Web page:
With growing awareness about the importance of environmental protection and costly utility bills, many people strive to make better use of energy at home. I offer you a few energy-saving tips that can help you achieve this goal.
There is no denying the fact that heat is expensive. With this in mind, you should do your best to keep cold air out and warm air in. You should find ways to prevent draught.
See that your windows and doors fit into their frames, using draught-stopping tape around them, as well as draught excluders or door snakes along their bottom to preserve the heat. Here’s a lovely article on how to make a draught excluder.
When it comes to heating, your heating device probably has a timer, so you should remember to use it frequently, rather than leave the device running all day long. As a general rule, heaters are commonly strong enough only to heat a single room, so don’t forget to close all the doors and pull the curtains in the nighttime.
An affordable water-efficient showerhead that automatically stops running when the water is warm enough is what every home should have.
If a device is defined as “low-flow”, it consumes less than 10 liters of water per minute. With regard to toilets, you can reduce water waste by should placing a float booster in the toilet tank, as this can save you up to 40 liters of water a day.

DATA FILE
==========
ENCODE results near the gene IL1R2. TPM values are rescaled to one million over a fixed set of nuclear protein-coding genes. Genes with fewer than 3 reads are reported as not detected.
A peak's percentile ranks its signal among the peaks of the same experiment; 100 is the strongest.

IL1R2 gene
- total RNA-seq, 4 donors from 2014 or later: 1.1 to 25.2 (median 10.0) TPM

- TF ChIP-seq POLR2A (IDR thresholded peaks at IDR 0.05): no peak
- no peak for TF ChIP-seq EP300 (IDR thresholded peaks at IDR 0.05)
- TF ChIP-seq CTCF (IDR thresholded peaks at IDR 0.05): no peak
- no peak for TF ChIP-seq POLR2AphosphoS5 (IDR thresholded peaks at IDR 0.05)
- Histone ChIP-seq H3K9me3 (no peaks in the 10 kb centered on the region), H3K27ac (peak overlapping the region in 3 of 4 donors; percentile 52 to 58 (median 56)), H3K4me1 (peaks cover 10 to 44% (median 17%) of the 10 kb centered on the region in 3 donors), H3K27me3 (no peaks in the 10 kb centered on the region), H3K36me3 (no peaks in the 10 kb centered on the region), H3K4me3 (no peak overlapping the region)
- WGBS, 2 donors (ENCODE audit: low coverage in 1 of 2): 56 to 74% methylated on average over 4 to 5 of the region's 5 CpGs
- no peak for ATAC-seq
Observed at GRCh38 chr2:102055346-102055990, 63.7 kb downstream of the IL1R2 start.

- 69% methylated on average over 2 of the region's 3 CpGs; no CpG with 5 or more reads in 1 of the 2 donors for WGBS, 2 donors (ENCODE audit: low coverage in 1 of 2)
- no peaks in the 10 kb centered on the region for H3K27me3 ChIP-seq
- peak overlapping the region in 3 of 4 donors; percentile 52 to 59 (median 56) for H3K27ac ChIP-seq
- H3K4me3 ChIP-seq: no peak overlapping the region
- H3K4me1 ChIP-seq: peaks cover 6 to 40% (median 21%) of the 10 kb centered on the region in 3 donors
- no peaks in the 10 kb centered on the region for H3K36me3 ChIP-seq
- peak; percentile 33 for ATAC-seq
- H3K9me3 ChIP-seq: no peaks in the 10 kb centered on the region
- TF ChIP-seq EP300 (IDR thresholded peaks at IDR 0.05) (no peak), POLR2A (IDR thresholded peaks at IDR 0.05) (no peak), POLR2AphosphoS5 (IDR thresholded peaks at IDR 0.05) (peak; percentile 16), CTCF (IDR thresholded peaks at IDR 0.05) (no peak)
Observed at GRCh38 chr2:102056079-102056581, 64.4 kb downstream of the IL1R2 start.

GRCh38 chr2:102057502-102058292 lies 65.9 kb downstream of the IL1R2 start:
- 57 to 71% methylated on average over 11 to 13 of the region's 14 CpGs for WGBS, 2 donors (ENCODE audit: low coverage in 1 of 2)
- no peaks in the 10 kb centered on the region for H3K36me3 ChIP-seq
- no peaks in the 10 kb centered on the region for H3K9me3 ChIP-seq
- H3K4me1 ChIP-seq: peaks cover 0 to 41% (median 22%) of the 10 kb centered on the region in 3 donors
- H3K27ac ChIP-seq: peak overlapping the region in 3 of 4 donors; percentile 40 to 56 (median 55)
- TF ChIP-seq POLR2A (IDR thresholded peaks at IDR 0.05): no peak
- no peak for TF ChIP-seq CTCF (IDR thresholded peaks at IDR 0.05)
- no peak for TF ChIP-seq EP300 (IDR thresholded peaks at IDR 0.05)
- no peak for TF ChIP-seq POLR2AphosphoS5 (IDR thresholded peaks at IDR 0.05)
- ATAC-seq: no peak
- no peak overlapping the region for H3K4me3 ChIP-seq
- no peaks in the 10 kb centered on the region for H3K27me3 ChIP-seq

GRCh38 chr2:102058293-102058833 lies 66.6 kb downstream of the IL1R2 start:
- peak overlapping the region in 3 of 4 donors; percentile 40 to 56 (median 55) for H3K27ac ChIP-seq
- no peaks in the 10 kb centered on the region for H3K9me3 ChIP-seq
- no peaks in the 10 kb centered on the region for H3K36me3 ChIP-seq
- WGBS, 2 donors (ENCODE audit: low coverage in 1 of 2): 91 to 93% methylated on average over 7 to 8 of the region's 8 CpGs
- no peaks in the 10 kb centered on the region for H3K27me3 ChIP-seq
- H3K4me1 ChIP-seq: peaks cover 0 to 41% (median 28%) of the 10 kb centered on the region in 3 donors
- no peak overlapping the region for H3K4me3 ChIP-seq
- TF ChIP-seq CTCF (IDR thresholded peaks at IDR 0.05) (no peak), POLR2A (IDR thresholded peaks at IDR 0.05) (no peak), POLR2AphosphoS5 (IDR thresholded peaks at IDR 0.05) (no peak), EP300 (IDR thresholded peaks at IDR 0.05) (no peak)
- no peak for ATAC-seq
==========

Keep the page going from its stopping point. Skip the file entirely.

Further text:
Another way to steer clear of unnecessary water waste is to prevent leaks. “Even a small leaking tap can waste up to a thousand liters of water a month ”, claim the people from the reputable Sydney-based LPZ Plumbing.
Leaving your appliances on when you are not using them is a sheer waste of electricity. You’ll be surprised to learn that the standby regime, now available for the vast majority of stereos, TVs, and DVD players, can account for as much as 7% of your power bill. And if the door of your fridge doesn’t shut tightly, this device is using more energy than it needs to.
is probably the easiest way to save electricity at home, as all you need to do is to switch it off when you don’t need it. You should also replace several incandescent light bulbs that you use most frequently with the energy-efficient ones and this will reduce power consumption even further.
Energy-efficient landscaping is the latest fad in energy conservation, focusing on the difference between the energy used to construct a landscape and that consumed by its maintenance.
There are several design techniques, including the construction of green roofs to naturally cool buildings with the use of extra thermal mass, or windbreaks near buildings to reduce heat loss.
This type of landscaping involves the use of local materials to avoid energy loss in transportation, hand tools in place of gasoline-powered, on-site composting to reduce green waste hauling.